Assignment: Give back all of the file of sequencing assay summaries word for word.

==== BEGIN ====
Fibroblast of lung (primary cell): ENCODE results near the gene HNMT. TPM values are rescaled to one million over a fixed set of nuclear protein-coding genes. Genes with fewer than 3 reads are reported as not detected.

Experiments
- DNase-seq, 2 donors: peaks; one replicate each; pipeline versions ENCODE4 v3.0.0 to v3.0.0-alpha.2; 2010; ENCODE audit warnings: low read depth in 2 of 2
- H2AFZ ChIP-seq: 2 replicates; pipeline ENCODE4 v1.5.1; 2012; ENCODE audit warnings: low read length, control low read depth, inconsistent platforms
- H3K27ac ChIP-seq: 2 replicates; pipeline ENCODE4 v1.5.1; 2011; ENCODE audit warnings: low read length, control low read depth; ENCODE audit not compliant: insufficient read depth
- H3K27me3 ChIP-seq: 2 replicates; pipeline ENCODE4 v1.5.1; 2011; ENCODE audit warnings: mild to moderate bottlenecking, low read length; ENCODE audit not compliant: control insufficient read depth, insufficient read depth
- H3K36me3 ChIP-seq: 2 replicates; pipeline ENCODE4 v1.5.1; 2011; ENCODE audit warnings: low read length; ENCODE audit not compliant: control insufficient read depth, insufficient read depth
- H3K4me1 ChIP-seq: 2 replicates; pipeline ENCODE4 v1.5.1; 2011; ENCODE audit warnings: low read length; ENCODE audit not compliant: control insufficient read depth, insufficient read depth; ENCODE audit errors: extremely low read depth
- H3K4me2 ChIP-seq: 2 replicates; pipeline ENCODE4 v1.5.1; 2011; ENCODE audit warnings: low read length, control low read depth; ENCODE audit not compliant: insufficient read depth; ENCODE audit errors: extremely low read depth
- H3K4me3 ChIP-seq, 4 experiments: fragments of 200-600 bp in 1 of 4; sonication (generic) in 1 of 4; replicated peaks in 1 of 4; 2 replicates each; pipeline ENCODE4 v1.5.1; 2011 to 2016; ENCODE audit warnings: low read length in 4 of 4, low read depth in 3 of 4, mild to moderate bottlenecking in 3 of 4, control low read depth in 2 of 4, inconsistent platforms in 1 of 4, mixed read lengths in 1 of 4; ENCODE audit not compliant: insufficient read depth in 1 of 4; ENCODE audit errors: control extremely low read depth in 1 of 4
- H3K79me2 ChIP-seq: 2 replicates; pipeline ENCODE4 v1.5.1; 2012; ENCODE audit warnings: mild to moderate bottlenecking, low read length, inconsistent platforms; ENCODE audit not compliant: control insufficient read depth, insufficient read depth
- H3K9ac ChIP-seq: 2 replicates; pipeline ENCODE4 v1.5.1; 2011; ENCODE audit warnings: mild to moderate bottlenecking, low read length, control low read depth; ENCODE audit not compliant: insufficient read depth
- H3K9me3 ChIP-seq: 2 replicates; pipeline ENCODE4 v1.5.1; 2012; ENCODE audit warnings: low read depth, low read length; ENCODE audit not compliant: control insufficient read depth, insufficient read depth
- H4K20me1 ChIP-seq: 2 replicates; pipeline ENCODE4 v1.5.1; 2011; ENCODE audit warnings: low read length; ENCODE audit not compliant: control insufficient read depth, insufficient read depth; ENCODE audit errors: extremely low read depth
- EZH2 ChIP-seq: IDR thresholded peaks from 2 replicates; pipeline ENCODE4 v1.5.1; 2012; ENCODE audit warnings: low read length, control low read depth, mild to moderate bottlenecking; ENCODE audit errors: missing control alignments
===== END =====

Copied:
Fibroblast of lung (primary cell): ENCODE results near the gene HNMT. TPM values are rescaled to one million over a fixed set of nuclear protein-coding genes. Genes with fewer than 3 reads are reported as not detected.

Experiments
- DNase-seq, 2 donors: peaks; one replicate each; pipeline versions ENCODE4 v3.0.0 to v3.0.0-alpha.2; 2010; ENCODE audit warnings: low read depth in 2 of 2
- H2AFZ ChIP-seq: 2 replicates; pipeline ENCODE4 v1.5.1; 2012; ENCODE audit warnings: low read length, control low read depth, inconsistent platforms
- H3K27ac ChIP-seq: 2 replicates; pipeline ENCODE4 v1.5.1; 2011; ENCODE audit warnings: low read length, control low read depth; ENCODE audit not compliant: insufficient read depth
- H3K27me3 ChIP-seq: 2 replicates; pipeline ENCODE4 v1.5.1; 2011; ENCODE audit warnings: mild to moderate bottlenecking, low read length; ENCODE audit not compliant: control insufficient read depth, insufficient read depth
- H3K36me3 ChIP-seq: 2 replicates; pipeline ENCODE4 v1.5.1; 2011; ENCODE audit warnings: low read length; ENCODE audit not compliant: control insufficient read depth, insufficient read depth
- H3K4me1 ChIP-seq: 2 replicates; pipeline ENCODE4 v1.5.1; 2011; ENCODE audit warnings: low read length; ENCODE audit not compliant: control insufficient read depth, insufficient read depth; ENCODE audit errors: extremely low read depth
- H3K4me2 ChIP-seq: 2 replicates; pipeline ENCODE4 v1.5.1; 2011; ENCODE audit warnings: low read length, control low read depth; ENCODE audit not compliant: insufficient read depth; ENCODE audit errors: extremely low read depth
- H3K4me3 ChIP-seq, 4 experiments: fragments of 200-600 bp in 1 of 4; sonication (generic) in 1 of 4; replicated peaks in 1 of 4; 2 replicates each; pipeline ENCODE4 v1.5.1; 2011 to 2016; ENCODE audit warnings: low read length in 4 of 4, low read depth in 3 of 4, mild to moderate bottlenecking in 3 of 4, control low read depth in 2 of 4, inconsistent platforms in 1 of 4, mixed read lengths in 1 of 4; ENCODE audit not compliant: insufficient read depth in 1 of 4; ENCODE audit errors: control extremely low read depth in 1 of 4
- H3K79me2 ChIP-seq: 2 replicates; pipeline ENCODE4 v1.5.1; 2012; ENCODE audit warnings: mild to moderate bottlenecking, low read length, inconsistent platforms; ENCODE audit not compliant: control insufficient read depth, insufficient read depth
- H3K9ac ChIP-seq: 2 replicates; pipeline ENCODE4 v1.5.1; 2011; ENCODE audit warnings: mild to moderate bottlenecking, low read length, control low read depth; ENCODE audit not compliant: insufficient read depth
- H3K9me3 ChIP-seq: 2 replicates; pipeline ENCODE4 v1.5.1; 2012; ENCODE audit warnings: low read depth, low read length; ENCODE audit not compliant: control insufficient read depth, insufficient read depth
- H4K20me1 ChIP-seq: 2 replicates; pipeline ENCODE4 v1.5.1; 2011; ENCODE audit warnings: low read length; ENCODE audit not compliant: control insufficient read depth, insufficient read depth; ENCODE audit errors: extremely low read depth
- EZH2 ChIP-seq: IDR thresholded peaks from 2 replicates; pipeline ENCODE4 v1.5.1; 2012; ENCODE audit warnings: low read length, control low read depth, mild to moderate bottlenecking; ENCODE audit errors: missing control alignments